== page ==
Hah...

Jul. 18th, 2007 05:16 pm
azekeil: (oooooooo!)
[personal profile] azekeil
My last update seemed to come out differently to the one I was imagining in my head. I wanted to talk about approaching my 30th and feeling that I was having fun but not really following my dreams or ambitions, like blacksmithing (specifically weaponsmithing). I've always been the sort to have something to look forwards to, to work towards. I've also been adverse to spending money on entertainment (harks back to my student days, I guess). So I guess I've been coming to the conclusion that it's not wrong to want to spend a bit of money on hobbies, even when those hobbies could be quite costly - if I can afford it, that is.

So, this is why I want to sort out my finances, so I'm not putting my hobbies before my original and sensible plans of making sure I have a decent pension and no mortgage in my old age. Anything left over after that will be money for toys; which is better than my current cycle of spending money on toys and not actually saving up for the house improvements or anything sensible. I know this is a phase and I know it's going to change soon, but I guess I just want to make sure I'm not committing myself to a boring life with my plans for the future without living while I'm young enough to enjoy it fully :)

Other people don't seem to have these issues - or if they do they don't seem to talk about them much. So, how do other people view these sorts of things?

Date: 2007-07-18 06:53 pm (UTC)
From: [identity profile] dennyd.livejournal.com
I just blow my wages on whatever takes my fancy (mostly junk food), also run up debts each month, and then rely on some miracle or other to save me from myself before it all gets too out of hand.

So far, this system seems to be working, but I'm not sure I'd recommend it :)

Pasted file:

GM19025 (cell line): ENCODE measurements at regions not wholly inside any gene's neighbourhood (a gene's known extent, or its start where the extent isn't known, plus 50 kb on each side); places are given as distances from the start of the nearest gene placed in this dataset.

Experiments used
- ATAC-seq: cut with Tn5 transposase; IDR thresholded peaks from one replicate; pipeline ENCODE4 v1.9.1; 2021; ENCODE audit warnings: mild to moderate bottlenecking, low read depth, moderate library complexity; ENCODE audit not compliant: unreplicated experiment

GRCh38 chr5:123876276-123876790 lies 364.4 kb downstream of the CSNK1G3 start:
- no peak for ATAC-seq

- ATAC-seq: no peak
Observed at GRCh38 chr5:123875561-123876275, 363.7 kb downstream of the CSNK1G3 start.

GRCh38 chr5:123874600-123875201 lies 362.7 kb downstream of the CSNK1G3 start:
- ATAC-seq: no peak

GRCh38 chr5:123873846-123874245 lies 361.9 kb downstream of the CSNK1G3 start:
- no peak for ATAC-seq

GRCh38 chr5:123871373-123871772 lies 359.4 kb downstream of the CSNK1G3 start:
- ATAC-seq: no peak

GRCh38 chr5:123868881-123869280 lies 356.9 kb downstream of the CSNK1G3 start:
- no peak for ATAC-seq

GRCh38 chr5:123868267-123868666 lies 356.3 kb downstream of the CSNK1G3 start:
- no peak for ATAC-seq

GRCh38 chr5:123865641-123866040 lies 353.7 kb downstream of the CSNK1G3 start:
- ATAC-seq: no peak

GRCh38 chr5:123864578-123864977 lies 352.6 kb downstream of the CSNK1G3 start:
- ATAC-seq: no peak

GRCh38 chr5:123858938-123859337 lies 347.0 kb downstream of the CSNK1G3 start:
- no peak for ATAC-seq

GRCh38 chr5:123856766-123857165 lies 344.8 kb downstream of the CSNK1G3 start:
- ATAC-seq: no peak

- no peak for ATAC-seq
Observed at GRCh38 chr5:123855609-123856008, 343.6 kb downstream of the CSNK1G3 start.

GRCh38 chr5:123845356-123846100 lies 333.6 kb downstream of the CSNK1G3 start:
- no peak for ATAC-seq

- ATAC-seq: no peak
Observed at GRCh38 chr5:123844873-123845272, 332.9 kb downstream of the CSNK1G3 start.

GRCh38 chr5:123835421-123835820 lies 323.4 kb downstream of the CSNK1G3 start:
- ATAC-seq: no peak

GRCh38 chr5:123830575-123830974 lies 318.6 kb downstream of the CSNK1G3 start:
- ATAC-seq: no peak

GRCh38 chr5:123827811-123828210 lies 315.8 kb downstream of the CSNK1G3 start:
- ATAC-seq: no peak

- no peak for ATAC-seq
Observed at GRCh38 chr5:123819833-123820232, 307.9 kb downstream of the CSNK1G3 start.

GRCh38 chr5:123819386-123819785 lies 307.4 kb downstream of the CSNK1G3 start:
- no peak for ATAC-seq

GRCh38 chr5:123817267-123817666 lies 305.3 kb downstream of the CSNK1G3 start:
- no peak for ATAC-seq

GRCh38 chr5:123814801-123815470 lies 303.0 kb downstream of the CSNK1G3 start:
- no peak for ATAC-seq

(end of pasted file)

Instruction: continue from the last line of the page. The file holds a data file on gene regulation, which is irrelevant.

Date: 2007-07-18 10:18 pm (UTC)
From: [identity profile] azekeil.livejournal.com
Heh, if it works for you.. :) I think I'd be a nervous wreck..

Date: 2007-07-18 07:18 pm (UTC)
From: [identity profile] woz.livejournal.com
I have considered this dilemna on many occasions.

There are so many things to do in your spare time. So many gadgets and toys to play with that you could constantly buy "stuff" every month. When you do you just feel guilty that you are not putting any aside or investing enough.

My solution was to go out and make sure I earned enough to do both. Alas - in working towards that goal I seem to have forgotten the enjoyment aspect and became somewhat reclusive and a bit of a workaholic. I am working to redress the balance.

Its a tough call to make. Pensions these days aren't even safe enough to consider a worthwhile contribution to a decent pensionable lifestyle. It seems the only investment you can make in todays economic climate that will cater for your old age is property. Sadly the investment required to hold a portfolio of properties is significant at the outset and therefore either precludes most people or necessitates the reduction of lifestyle today in hope of a better lifestyle tomorrow.